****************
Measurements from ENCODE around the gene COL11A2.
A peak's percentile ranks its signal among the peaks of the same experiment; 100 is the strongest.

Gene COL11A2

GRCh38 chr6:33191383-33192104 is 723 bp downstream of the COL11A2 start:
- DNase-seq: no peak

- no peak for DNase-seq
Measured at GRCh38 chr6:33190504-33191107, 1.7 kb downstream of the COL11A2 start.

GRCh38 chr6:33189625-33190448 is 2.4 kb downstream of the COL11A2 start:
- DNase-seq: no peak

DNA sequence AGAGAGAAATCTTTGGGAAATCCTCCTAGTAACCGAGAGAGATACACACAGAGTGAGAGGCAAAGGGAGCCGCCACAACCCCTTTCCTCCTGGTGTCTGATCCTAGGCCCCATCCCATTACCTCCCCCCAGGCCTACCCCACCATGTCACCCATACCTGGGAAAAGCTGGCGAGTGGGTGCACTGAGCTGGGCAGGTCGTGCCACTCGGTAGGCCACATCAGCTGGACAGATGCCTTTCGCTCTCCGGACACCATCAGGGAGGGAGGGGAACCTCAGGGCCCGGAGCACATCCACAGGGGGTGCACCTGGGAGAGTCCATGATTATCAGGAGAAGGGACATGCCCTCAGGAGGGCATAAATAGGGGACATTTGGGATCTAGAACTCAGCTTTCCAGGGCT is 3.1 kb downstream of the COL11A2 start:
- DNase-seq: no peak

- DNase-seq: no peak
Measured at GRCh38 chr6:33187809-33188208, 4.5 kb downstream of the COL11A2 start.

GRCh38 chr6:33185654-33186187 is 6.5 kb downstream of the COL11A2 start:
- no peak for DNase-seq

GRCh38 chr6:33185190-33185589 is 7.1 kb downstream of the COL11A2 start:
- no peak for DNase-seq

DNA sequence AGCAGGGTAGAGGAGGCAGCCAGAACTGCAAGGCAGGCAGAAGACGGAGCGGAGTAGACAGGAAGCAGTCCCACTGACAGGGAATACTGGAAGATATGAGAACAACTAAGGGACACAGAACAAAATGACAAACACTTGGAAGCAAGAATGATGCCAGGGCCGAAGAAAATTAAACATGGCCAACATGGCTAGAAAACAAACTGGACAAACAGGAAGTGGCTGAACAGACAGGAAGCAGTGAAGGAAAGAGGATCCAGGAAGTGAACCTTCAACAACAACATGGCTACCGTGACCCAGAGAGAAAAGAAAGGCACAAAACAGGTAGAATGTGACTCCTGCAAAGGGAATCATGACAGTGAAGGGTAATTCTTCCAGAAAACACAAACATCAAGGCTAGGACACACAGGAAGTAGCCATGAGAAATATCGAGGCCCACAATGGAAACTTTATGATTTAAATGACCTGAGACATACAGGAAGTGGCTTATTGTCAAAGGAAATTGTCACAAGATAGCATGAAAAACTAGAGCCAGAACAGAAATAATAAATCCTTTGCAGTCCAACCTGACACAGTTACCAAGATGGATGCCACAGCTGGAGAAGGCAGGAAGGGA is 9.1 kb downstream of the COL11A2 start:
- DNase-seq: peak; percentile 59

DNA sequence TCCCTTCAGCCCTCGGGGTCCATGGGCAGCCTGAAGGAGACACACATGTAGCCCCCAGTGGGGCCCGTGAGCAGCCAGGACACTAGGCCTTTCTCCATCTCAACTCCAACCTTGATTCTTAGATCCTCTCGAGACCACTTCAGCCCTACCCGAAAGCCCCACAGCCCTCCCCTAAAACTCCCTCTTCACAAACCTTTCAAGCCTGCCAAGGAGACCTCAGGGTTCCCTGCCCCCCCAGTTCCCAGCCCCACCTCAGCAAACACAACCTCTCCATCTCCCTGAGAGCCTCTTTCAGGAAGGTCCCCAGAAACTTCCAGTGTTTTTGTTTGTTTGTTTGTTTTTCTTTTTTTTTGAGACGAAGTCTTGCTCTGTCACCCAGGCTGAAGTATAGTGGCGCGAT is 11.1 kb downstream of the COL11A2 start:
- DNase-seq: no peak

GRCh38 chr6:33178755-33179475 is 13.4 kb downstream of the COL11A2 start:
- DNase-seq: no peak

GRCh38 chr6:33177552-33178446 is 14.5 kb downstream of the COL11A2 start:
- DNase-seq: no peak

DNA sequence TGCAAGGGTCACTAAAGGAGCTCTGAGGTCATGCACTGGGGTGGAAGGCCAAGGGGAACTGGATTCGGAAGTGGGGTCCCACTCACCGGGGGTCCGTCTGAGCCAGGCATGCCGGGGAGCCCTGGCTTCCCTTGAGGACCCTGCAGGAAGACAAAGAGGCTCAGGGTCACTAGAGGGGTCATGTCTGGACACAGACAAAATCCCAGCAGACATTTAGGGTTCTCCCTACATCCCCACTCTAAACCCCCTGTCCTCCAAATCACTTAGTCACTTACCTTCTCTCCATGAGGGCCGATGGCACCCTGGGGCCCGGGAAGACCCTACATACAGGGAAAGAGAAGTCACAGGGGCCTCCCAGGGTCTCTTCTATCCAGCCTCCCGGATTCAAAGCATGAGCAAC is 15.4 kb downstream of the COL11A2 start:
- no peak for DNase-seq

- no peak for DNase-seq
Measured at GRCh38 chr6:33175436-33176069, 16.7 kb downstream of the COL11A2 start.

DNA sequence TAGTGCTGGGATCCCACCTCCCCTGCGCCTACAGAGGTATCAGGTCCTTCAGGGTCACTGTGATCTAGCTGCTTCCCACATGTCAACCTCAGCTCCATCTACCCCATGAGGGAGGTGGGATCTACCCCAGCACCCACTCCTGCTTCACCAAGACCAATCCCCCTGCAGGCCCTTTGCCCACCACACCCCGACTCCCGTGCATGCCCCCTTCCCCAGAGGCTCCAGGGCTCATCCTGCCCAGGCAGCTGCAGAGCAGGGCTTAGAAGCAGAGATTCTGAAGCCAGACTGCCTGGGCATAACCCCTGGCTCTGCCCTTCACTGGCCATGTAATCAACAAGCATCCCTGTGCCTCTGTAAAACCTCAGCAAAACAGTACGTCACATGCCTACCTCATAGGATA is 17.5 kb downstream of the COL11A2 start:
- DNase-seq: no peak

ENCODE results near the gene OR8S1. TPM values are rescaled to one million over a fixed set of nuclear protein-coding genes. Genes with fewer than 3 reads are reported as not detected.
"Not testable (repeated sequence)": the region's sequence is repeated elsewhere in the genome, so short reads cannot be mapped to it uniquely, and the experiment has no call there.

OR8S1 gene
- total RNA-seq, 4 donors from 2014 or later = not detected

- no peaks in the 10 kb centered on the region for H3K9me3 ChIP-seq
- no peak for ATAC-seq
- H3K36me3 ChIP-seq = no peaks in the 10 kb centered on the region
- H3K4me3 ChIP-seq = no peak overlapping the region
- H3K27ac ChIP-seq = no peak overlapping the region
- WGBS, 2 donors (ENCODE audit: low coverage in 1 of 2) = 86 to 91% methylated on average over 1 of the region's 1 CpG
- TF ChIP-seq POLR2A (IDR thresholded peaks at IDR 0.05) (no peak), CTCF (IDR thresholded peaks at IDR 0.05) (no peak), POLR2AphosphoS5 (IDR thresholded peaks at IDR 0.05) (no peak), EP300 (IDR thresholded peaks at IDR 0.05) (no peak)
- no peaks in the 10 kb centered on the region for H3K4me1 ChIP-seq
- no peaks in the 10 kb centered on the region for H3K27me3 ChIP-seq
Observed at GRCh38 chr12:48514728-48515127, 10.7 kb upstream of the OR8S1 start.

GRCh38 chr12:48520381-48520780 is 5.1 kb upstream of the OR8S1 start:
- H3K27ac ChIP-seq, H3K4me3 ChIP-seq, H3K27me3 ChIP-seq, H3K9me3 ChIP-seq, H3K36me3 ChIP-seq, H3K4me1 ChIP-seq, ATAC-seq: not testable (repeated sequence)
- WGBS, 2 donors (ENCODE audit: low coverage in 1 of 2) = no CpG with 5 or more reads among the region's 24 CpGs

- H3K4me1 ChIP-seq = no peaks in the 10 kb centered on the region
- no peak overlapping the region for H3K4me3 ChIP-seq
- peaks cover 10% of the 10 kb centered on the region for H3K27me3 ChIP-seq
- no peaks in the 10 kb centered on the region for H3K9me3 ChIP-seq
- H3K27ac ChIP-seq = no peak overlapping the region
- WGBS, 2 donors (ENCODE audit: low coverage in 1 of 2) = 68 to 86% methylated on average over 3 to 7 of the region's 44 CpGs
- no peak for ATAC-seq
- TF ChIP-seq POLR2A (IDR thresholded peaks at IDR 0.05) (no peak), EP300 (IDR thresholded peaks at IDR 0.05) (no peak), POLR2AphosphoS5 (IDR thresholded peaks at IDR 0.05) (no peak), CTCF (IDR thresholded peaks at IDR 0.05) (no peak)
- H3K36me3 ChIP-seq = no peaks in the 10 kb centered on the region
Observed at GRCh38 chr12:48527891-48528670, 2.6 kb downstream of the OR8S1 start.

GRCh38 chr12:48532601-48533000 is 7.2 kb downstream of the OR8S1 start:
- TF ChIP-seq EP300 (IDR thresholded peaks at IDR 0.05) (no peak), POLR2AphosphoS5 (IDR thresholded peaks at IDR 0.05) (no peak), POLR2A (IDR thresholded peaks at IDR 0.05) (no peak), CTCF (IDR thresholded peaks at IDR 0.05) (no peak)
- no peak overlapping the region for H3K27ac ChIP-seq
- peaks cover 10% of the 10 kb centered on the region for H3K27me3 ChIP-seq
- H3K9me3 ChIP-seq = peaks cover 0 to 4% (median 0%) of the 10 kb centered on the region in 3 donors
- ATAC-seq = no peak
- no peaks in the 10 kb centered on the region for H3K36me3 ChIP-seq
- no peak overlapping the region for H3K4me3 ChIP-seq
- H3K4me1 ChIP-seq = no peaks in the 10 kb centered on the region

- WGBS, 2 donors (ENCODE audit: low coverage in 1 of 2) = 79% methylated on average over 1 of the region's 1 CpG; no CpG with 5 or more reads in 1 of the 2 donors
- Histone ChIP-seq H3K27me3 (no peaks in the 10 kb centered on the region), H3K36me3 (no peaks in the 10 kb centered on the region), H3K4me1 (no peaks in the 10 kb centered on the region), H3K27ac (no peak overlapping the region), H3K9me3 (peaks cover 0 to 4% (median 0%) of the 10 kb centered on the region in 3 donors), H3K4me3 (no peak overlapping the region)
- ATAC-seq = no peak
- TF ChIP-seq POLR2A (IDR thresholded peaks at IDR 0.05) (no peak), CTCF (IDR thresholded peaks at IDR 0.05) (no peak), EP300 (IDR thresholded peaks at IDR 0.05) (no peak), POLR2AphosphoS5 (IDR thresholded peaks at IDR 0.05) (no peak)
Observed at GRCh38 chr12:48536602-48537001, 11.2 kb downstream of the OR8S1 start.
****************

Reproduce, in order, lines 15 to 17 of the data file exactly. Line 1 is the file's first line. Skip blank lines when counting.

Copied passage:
- no peak for DNase-seq

GRCh38 chr6:33185190-33185589 is 7.1 kb downstream of the COL11A2 start:
- no peak for DNase-seq